“Some days I am in disbelief over what is about to happen”. Kingsley is counting down the days until he departs for Tokyo to compete in the 2021 Olympic Games. His boat is already in Japan and, as of Friday this week, he goes into isolation for ten days before departing. Just one more time trial to compete before the end of the week and no doubt it will be another PB. His last was only 15 seconds away from the world record so Kingsley knows that physically and mentally he is ready.
“Some days I am in disbelief over what is about to happen”
“I’m feeling very positive, this has been such a long time coming, my flights are booked and now it’s just organising everything to ship.” As an amateur competing in the Games, Kingsley doesn’t have an army of people around him to administer and organise the logistics, instead it is him, his girlfriend and his coaching team getting all the equipment out to Japan as well as booking and organising, flights, testing and transport. It’s a lot to weave into training sessions and knowing the expectations of an entire country are on your shoulders. However, for Kingsley he states that it’s all part of the experience!
“I’m the fittest I’ve ever been in my rowing career, I record and track every rowing session to ensure I know the muscle groups to work, the mindset to keep, the endurance focus needed; it’s all part of my DNA now.”
Kingsley is just itching to get out to Japan, to once again train in his boat, which is already in the country and to dress in his, self-designed kit, proudly wearing the colours of the Kenyan flag. Despite not having his friends and family in the crowd Kingsley knows they will all be cheering him on from their homes. “It’s amazing how everyone in Marlow now knows who I am. Our club has over 20k members and everyone I meet is wishing me luck, there is a real sense of community.”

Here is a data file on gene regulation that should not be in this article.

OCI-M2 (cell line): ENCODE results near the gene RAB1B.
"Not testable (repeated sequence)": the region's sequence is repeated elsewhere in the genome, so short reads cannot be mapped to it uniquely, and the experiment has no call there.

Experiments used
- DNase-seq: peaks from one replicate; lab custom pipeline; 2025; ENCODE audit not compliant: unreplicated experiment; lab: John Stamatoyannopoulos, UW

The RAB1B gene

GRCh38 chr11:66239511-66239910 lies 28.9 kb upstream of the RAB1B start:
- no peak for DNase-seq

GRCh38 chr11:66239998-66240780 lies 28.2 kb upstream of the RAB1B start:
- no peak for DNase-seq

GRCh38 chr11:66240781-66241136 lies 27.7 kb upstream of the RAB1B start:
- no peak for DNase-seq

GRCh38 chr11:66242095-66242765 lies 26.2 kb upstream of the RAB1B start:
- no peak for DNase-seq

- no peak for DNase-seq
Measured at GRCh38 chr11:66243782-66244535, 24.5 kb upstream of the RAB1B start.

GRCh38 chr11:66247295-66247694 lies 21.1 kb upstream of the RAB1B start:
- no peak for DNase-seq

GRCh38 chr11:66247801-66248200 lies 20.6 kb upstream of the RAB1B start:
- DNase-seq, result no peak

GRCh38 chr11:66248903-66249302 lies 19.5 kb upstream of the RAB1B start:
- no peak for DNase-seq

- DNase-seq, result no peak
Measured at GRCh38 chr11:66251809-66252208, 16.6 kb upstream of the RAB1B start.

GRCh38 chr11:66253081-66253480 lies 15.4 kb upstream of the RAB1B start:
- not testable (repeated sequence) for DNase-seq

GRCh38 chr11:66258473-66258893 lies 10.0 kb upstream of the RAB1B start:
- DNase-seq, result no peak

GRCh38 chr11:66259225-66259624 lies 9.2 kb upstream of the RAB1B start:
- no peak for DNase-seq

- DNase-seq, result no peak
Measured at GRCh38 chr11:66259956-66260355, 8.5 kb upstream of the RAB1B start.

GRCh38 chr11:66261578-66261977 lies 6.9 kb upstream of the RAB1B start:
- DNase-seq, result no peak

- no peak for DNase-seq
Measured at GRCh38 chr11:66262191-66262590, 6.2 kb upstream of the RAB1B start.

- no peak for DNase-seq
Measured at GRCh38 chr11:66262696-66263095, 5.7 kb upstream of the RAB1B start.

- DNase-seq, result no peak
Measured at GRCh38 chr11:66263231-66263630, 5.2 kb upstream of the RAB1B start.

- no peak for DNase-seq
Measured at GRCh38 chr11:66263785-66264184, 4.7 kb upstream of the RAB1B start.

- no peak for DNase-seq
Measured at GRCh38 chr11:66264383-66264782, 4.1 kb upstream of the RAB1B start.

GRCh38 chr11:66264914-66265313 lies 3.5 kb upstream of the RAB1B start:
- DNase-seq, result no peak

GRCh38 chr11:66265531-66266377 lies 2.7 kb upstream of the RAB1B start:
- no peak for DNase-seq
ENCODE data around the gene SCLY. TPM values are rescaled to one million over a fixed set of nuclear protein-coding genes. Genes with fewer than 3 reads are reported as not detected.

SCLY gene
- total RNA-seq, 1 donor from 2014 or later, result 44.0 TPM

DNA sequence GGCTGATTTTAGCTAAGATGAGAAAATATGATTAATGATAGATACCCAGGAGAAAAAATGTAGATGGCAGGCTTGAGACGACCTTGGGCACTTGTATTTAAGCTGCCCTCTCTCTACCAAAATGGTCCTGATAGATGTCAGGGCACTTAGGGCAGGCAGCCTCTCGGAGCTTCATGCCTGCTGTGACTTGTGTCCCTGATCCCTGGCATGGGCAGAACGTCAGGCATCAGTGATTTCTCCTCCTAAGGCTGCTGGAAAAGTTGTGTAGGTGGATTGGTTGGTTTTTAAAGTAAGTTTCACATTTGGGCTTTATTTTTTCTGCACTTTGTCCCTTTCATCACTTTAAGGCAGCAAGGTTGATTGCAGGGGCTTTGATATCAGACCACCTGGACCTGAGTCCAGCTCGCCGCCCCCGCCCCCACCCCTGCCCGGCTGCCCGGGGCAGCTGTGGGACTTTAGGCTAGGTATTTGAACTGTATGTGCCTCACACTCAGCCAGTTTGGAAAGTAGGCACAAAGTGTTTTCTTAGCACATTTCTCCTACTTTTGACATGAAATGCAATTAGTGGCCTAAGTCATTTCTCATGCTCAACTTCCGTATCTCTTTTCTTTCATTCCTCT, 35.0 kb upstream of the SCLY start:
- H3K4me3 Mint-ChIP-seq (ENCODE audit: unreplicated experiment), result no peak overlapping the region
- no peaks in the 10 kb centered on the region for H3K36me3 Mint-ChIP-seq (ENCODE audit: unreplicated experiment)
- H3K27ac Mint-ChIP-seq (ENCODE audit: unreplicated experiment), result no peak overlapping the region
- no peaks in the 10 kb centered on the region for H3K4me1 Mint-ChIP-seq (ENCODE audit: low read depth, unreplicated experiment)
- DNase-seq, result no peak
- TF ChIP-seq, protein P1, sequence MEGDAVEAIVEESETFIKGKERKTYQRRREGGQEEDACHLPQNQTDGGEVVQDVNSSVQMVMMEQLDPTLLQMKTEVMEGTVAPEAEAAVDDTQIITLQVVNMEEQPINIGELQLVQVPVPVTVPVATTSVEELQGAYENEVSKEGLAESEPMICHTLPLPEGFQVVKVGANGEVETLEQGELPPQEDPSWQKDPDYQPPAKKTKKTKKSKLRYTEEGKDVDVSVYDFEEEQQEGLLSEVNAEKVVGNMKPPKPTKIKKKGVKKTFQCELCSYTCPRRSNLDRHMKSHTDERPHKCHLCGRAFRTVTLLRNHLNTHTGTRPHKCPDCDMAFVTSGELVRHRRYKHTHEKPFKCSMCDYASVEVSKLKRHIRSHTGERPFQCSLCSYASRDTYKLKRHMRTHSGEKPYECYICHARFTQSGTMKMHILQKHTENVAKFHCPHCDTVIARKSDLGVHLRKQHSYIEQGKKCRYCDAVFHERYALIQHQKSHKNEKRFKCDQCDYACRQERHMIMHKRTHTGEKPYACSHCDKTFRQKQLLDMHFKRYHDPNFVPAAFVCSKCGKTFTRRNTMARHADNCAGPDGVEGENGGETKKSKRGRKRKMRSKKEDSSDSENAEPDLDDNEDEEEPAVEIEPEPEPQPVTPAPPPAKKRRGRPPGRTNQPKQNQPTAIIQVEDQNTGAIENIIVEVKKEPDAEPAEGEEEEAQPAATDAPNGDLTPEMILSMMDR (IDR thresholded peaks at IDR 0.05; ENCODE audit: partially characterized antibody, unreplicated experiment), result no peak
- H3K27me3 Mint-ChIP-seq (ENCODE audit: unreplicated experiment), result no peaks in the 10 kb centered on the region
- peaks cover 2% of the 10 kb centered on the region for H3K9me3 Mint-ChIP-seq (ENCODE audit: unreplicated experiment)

Despite competing as an assisted rower for several years a recent comment from a fellow assisted rower really touched Kingsley and brought home the impact of qualifying for the Games. “My good friend said that since I qualified everyone has treated the assisted rowers differently and are seen as equal to the able-bodied rowers and true athletes in their own right. For me that really hit home. I had no idea people felt this way I was just focusing on what I do but if I can help inspire assisted rowers or get people into the sport that previously didn’t think they could do it then I’ve already won.”
With just days until he leaves for Tokyo Kingsley is remaining focused and when we wished him the best of luck he said,
“Don’t wish me luck, wish me the power to remember everything I know and have learned over these past months, that’s what I need, not luck.”